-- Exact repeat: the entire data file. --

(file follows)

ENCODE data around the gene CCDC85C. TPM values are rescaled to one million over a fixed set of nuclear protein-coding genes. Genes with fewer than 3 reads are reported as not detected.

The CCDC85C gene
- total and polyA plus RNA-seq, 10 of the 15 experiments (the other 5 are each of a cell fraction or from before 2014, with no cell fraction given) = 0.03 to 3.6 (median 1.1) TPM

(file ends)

ENCODE data around the gene CCDC85C. TPM values are rescaled to one million over a fixed set of nuclear protein-coding genes. Genes with fewer than 3 reads are reported as not detected.

The CCDC85C gene
- total and polyA plus RNA-seq, 10 of the 15 experiments (the other 5 are each of a cell fraction or from before 2014, with no cell fraction given) = 0.03 to 3.6 (median 1.1) TPM